Private rescue teams bloom across China, despite scarcity of funds and official support

By Xie Wenting Source:Global Times Published: 2018/7/17 18:58:19

After the Wenchuan earthquake, volunteer rescue teams sprang up across the country

The government has asked the teams to register and offered some guidelines

Due to a lack of professional management and training, some rescue teams are becoming obstacles themselves on a rescue scene

Volunteers from the Shuguang rescue team conduct a mission in Liulin township of Hanzhong, Shaanxi Province. Photo: Courtesy of Zhao Darong



These days, torrential rainfall is pummeling Hanzhong in Northwest China's Shaanxi Province, so Zhao Darong's  mobile phone keeps buzzing with messages calling for help.

He is busy day and night doing rescue work on the front lines.

Zhao, 34, is not a government official, and does the difficult rescue work voluntarily.

"I do these things for nothing but to help those struck by disasters," he told the Global Times.

Zhao makes a living by contracting construction projects. He is also the vice director of the Shuguang Rescue Association of Hanzhong, a non-governmental self-funded rescue team.

On Monday, he led his team to salvage oil drums from the river after they were washed away by the heavy rains. "The oil drums will seriously pollute the river if we don't pull them, posing damage to the environment and people," he said.

Zhao's team isn't alone. As the rain continues to swamp the region, other local rescue teams including the Tianhan rescue team are also offering a helping hand to combat the floods.

"[Private rescue teams] are important complementary forces to the government," said Li Weibo, head of the Tianhan rescue team.

The team is now working closely with the local fire department, answering their calls. Instead of passively waiting for the government, Li, 36 and a businessman, told the Global Times that now more Chinese people like him are willing to actively participate in the rescue missions and take their destiny into own hands.

"It's difficult for the government to cope with the enormous number of rescue requests from Chinese people. So we need to do our work," he said.

Zhu Lijia, a professor of public management at the Chinese Academy of Governance, told the Global Times that the development of private rescue forces shows the improvement of China's society. The general public's civil awareness is awakening and they are willing to take responsibilities in social affairs. It's a positive sign in the civil society, he said.

Zhu added that the government should recognize the value of private rescue teams. In important disaster relief periods the government could hire them to help.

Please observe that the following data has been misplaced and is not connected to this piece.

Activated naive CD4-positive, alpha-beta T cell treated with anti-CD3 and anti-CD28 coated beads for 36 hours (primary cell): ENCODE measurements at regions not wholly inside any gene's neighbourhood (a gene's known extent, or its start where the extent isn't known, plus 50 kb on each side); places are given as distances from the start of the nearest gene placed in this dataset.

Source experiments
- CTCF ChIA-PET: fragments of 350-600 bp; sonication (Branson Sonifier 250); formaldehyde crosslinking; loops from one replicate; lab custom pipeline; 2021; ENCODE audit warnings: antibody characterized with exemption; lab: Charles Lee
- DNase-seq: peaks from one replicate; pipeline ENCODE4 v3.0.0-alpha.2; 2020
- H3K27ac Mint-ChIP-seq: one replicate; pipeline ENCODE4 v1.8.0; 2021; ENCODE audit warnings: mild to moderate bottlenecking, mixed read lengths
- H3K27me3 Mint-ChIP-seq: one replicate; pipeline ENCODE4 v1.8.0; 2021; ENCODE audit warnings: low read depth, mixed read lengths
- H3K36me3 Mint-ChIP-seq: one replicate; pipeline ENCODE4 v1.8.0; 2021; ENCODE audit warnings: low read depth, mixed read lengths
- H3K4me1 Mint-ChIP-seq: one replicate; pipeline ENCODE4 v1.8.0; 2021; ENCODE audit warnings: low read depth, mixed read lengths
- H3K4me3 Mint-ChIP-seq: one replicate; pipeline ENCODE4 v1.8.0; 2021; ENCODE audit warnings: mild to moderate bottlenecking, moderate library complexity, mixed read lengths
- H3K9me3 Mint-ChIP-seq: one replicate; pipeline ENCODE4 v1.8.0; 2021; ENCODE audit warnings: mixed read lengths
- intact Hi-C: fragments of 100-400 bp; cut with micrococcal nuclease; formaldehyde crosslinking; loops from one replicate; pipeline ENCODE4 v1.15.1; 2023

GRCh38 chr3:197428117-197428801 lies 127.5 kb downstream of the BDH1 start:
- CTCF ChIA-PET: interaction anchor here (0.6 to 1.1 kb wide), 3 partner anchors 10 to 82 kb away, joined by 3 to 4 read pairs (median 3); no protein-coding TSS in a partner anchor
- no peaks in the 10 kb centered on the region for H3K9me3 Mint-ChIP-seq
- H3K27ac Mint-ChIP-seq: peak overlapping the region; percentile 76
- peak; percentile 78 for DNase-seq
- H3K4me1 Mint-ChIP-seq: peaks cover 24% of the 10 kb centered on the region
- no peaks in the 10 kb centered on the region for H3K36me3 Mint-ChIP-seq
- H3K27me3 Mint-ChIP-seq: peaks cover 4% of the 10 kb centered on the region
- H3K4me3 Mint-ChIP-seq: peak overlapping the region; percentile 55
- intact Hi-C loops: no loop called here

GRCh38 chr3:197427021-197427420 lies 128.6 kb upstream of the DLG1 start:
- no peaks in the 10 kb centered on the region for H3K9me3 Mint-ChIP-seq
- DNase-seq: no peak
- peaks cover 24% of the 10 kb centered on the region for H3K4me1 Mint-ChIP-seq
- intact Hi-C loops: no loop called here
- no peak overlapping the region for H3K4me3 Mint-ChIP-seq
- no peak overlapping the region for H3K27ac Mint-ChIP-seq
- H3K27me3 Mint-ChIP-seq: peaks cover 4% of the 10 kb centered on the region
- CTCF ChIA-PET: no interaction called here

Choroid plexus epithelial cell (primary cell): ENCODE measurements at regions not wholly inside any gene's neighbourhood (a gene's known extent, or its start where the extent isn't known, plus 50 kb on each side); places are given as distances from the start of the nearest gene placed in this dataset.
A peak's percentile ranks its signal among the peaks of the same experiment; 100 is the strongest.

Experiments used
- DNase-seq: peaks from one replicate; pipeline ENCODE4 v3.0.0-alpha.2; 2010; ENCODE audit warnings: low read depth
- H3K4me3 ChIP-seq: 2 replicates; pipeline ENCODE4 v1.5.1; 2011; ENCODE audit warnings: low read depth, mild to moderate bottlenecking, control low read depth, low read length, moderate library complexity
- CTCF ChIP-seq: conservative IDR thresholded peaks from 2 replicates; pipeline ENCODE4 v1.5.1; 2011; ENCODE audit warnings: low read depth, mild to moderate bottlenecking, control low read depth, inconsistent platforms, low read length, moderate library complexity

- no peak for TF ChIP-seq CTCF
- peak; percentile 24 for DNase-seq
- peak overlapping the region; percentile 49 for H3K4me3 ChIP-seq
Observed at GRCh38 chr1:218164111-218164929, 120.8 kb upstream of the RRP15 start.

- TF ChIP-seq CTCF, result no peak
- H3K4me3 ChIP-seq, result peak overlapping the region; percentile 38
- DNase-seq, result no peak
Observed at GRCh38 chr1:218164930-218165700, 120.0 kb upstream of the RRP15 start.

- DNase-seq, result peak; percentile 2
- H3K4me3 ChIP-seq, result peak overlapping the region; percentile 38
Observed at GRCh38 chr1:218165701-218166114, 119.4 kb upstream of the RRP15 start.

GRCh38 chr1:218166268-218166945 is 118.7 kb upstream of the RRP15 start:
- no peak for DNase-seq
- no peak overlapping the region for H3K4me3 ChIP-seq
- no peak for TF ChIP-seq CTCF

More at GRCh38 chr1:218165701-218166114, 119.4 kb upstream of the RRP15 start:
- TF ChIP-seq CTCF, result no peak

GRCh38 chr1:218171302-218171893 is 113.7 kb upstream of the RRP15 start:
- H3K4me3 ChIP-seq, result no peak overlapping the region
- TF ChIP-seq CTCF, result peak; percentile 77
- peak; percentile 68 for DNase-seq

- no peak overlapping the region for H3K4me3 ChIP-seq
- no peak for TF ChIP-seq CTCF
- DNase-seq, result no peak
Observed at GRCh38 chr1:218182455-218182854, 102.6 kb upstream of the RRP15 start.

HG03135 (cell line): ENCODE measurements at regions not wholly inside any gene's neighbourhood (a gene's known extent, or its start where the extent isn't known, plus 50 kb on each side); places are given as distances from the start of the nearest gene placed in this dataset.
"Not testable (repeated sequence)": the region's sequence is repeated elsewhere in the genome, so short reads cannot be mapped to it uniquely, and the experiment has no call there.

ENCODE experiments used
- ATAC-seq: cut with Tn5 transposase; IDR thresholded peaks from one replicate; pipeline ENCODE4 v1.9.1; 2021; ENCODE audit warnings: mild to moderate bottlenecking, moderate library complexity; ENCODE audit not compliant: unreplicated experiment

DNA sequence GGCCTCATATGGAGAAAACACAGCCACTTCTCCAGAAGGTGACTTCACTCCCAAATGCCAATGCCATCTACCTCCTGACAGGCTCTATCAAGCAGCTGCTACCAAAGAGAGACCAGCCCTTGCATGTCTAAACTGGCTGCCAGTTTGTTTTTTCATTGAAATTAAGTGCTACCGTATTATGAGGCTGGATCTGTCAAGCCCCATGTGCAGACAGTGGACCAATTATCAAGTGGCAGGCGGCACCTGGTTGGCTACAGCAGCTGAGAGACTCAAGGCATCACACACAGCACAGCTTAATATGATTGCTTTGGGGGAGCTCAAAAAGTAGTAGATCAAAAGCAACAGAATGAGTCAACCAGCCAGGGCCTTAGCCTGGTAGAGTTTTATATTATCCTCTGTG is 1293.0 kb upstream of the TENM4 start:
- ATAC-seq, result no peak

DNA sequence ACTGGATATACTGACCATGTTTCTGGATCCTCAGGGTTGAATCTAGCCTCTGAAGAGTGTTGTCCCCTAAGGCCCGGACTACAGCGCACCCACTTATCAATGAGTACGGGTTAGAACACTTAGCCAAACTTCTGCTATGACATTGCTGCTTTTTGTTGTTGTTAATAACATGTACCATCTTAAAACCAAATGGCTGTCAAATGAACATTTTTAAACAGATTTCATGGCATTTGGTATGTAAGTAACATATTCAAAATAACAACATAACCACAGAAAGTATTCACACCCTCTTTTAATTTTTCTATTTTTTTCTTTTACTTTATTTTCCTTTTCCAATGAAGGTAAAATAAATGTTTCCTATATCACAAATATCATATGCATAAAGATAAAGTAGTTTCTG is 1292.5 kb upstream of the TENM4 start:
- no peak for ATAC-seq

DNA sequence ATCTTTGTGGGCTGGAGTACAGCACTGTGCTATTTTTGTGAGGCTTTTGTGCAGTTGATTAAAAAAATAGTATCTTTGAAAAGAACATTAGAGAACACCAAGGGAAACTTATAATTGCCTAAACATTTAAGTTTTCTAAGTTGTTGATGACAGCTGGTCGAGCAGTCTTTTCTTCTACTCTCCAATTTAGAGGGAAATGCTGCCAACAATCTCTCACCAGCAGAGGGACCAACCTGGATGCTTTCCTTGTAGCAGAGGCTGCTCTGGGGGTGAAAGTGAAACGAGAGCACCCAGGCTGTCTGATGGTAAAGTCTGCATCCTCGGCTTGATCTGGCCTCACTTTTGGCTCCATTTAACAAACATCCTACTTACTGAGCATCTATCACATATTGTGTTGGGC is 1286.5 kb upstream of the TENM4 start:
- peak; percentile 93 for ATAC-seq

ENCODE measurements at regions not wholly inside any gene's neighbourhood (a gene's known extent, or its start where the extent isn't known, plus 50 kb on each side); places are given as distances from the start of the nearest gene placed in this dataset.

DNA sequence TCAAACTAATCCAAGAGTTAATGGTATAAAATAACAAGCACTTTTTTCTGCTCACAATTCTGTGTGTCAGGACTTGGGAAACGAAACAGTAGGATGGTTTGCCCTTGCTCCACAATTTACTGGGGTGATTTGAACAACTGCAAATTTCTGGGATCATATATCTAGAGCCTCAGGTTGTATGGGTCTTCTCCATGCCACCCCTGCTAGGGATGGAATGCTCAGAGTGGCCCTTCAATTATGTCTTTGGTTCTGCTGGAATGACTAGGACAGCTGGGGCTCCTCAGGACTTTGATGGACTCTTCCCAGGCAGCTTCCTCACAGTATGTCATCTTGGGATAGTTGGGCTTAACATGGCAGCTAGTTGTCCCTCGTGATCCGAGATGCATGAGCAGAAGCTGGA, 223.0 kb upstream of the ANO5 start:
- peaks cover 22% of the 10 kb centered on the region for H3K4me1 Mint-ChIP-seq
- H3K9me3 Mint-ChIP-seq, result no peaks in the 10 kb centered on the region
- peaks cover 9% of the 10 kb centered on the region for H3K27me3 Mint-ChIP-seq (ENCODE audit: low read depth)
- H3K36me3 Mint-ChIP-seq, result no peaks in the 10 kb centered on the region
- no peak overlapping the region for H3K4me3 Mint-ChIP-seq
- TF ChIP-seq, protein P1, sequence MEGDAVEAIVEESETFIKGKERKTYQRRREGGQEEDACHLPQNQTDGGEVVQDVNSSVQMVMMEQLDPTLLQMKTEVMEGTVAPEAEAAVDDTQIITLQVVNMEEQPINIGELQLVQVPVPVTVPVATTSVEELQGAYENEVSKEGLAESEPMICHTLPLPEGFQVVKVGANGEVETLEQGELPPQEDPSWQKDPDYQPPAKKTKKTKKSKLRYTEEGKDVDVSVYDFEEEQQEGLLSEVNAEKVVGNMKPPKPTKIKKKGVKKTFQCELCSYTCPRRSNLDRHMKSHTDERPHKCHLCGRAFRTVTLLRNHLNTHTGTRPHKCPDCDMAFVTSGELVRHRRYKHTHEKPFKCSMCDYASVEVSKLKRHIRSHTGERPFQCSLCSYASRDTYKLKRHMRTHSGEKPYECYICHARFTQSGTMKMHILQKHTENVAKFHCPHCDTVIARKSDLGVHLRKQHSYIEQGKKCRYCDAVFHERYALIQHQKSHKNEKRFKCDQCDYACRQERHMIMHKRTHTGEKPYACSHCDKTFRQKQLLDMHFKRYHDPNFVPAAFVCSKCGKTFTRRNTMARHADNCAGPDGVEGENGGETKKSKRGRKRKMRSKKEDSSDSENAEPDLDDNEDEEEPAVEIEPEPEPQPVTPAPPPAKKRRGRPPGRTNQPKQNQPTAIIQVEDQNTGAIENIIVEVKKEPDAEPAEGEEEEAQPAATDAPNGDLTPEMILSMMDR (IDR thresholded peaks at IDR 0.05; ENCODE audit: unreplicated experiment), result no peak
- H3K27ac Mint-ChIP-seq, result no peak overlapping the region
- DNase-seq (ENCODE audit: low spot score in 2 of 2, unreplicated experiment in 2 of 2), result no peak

"Meanwhile, the government should stipulate laws and regulations in order to lay out a good foundation that these organizations can abide by," he said.

 



Rescue forces multiply

The Hanzhong branch of the Shuguang rescue team was founded four years ago. Zhao, an early member, said he personally feels that to rescue people from the door of death is more meaningful than just handing out food and money to the needy.

At first, he had limited rescue knowledge. After joining the team, he paid to learn from professionals.

Sometimes, a week's training can cost from 5,000 yuan ($749) to 8,000 yuan.

Because he runs his own business and can control his time, Zhao performs about 100 rescue missions each year, all for free.

Every time an emergency happens, Zhao sends out a message to his members. Those who are able to come will answer him. Others cannot because of work obligations.

The team now has 104 people, all part-time volunteers who devote their own money and energy. Most of them are in their 30s and 40s, and women comprise a big part, mainly doing auxiliary jobs.

Founded in 2016, Li's team now has more than 40 members from all walks of life, such as businessmen and white-collar workers.

According to Li, his early awakening to the power of private rescue teams dates back to the devastating Wenchuan earthquake in 2008 in Sichuan Province, which claimed more than 80,000 lives. He worked there as a volunteer.

He later spent several years to get rescue qualifications. He is now an instructor with the International Rescue Instructors Alliance (IRIA).

"The development of private rescue forces has been faster than I've expected. When I first started performing rescue missions several years ago, many people didn't quite approve, but now the general public are willing to make a contribution," he said. But he is still careful not to leak any information regarding his rescue missions to his parents as they would worry about his safety.

In addition to disaster relief work, there is also a rising demand for private rescue teams as increasing numbers of reckless Chinese travelers with insufficient outdoor knowledge get themselves lost in the wild, according to Zhao and Li.

A big fan of outdoor activities, Li pointed out that in the past, outdoor enthusiasts had to have basic outdoor skills before setting out. Now many just pick up their bags and set off. Some people even break into protected zones.